A Secret Refuge [02] Sisters of the Confederacy
de name of de Lawd.” Meshach raised his voice on the last words at the gravesite of Sarah. They didn’t even have a last name for the poor woman, only an idea of how terribly she’d been treated during the final days of her life.
    Before she came to them.
    Jesselynn made herself stay at the service, for politeness if nothing else. While Jane Ellen had tears running down her cheeks, none of the others had had time to much care about the deceased. Was death becoming such a commonplace thing that she couldn’t even summon up sadness? All the regret stemmed from not being able to save her.
    “We’ll go tonight,” Meshach said as they walked back up the slope to the cave.
    “I’ll come too. That way if we are stopped, I can say I’m taking my slaves in to work on my aunt’s house. No one can argue with that, and that’s what we will do if followed.” For a change, Meshach didn’t argue with her. She had hoped he would see the reason in her plan.
    He’d spent the day breaking two of the new horses to the harness so they could leave the Thoroughbreds safe in the cave. Neither of the mares should be working now, and they surely didn’t want to use the stallions. The filly was getting big and heavy enough to train, but Jesselynn hated to break her to harness before the saddle. Chess and Roman had a kicking contest while out to pasture. They’d have to learn to get along, that was all.
    “I loaded the wagon with wood too. Best we take some tools along if we be workin’ on de house.” His raised eyebrow told her he was teasing her.
    “Good idea. I reckon we’ll look right proper.”
    By afternoon the temperature was dropping again after two fairly warm days. Jesselynn took the two remaining deer hides and wrapped the men’s feet. Daniel had given the younger man his deerskin shirt, saying he could always make another. They shot deer aplenty.
    The shirt he now wore of Meshach’s looked like a tent on his slender frame.
    Thaddeus pointed at Daniel and giggled, setting Sammy off, which made Jane Ellen smile and the freed slaves actually laugh. Never had the cave heard such ringing laughter.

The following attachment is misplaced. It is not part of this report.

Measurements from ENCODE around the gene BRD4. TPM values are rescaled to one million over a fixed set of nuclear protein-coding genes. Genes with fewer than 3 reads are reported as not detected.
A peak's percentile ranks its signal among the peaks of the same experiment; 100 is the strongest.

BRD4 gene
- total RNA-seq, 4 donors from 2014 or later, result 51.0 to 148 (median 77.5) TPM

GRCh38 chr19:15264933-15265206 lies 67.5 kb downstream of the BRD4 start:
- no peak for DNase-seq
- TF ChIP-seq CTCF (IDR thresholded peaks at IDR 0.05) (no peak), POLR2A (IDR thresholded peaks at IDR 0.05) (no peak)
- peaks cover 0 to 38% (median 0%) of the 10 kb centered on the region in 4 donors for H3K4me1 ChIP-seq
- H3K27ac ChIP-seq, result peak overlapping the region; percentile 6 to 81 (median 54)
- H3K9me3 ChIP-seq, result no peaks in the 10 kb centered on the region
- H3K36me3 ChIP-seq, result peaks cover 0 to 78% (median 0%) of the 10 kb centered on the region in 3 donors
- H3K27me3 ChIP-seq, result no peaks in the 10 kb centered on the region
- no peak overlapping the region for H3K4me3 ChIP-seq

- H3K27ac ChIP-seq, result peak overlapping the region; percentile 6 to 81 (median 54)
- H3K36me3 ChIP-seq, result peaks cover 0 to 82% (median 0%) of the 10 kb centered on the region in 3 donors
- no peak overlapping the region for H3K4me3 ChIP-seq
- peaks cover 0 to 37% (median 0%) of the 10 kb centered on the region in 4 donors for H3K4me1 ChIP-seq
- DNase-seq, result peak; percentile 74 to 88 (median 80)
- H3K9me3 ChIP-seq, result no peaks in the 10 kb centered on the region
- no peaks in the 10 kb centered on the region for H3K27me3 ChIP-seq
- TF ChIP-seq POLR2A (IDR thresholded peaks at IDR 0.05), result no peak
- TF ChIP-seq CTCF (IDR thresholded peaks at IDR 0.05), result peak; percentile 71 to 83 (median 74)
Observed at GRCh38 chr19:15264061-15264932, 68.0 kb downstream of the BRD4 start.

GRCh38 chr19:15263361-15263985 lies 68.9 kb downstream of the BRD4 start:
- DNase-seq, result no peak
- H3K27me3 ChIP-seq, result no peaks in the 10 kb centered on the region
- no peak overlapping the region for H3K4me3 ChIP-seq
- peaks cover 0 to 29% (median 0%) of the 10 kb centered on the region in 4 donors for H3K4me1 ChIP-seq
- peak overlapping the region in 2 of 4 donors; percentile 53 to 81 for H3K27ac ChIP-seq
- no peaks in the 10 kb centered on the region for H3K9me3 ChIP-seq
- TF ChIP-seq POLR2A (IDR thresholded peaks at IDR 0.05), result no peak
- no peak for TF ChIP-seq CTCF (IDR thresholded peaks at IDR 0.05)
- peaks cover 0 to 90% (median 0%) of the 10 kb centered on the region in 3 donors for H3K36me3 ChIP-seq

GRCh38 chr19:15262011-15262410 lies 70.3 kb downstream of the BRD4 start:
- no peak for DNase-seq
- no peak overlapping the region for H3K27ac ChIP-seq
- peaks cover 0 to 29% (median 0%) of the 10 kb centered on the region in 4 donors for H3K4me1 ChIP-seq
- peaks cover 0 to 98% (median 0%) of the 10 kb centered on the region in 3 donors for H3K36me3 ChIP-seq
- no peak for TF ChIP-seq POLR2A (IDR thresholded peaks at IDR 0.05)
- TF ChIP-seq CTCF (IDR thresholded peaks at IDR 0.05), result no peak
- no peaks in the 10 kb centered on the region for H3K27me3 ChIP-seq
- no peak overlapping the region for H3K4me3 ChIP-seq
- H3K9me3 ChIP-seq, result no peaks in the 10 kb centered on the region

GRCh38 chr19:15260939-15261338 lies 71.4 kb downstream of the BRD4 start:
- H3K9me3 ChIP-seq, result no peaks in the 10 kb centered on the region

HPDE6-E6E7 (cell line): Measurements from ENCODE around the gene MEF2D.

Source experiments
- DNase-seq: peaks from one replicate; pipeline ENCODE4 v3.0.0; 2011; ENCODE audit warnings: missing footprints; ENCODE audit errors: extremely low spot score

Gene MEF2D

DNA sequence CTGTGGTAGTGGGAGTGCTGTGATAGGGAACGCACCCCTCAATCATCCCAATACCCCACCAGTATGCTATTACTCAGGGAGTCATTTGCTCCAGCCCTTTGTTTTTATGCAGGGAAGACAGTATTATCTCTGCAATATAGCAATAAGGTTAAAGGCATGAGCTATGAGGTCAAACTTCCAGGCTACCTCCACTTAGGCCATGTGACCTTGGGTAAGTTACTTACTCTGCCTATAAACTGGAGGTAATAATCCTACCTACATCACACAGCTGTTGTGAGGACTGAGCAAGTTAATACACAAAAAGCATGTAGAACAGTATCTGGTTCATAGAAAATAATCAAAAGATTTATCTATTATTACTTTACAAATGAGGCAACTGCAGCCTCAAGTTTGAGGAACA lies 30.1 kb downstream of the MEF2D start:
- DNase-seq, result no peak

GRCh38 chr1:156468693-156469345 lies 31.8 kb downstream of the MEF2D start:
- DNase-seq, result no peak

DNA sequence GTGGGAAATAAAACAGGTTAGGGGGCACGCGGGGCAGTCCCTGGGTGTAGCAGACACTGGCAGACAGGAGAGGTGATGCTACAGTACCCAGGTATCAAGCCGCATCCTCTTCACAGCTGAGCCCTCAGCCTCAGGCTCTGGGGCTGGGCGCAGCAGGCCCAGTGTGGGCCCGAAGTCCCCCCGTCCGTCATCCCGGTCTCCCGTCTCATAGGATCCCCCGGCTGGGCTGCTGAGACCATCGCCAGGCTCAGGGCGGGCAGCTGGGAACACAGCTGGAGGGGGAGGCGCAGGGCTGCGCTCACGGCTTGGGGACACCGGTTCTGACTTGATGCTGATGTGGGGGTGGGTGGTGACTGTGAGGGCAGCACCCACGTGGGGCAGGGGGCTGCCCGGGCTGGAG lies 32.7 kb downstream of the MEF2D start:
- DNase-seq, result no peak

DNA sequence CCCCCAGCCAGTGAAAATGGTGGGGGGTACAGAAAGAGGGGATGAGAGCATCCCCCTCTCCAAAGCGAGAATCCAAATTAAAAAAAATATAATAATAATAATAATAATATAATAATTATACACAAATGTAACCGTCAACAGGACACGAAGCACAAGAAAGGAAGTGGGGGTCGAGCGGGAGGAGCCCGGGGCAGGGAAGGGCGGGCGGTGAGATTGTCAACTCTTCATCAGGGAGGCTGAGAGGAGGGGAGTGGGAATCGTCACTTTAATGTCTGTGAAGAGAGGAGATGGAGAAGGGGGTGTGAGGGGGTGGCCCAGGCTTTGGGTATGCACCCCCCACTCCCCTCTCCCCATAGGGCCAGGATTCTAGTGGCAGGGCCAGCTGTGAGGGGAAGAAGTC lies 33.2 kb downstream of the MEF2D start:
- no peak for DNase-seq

Jesselynn wished she could laugh. Lately it seemed that as tears had dried up, so had her laughter, blowing away like puffs of a dandelion. What if they were caught? Would her story hold up? Of course it would. It sounded perfectly plausible. But what if someone acted suspicious? Could she trust these men to carry out the deception if needed?
    She was getting plenty of practice in shutting off disturbing questions. As her mother always said, “One step at a time.” Of course she had added something like “God only lights the way ahead one step at a time.” But Jesselynn was trying to ignore that last part.
    Frost was already coating the ground when they hitched up the team and started off. The two-hour trip to town seemed to go on forever because they couldn’t see the landmarks. A sickle moon hung low in the west by the time the lights of Springfield came into view. Many houses were dark already, either the folks gone to bed or the house damaged too badly in the battle to use.
    Since the Quaker house was close to the edge of town, Jesselynn halted the wagon under an oak tree that would have been good shade in the summer. Tonight its naked branches rattled in the rising wind.
    “Now follow me like I said.” Meshach spoke softly. Within seconds they all disappeared into an alley running along the backs of the houses. Jesselynn gave them a few minutes head start and then drove her wagon on up the street, turning at the corner to pass the Quaker house. As she drew even with the barn, Meshach climbed back aboard the wagon, and they continued on until they reached Dummont’s store. Quickly they unloaded the wood, stacking it behind the building. Jesselynn stuck a note into the doorframe telling who left the wood, and they headed back out of town.
    They’d driven for some time before Jesselynn said, “Now I feel I can

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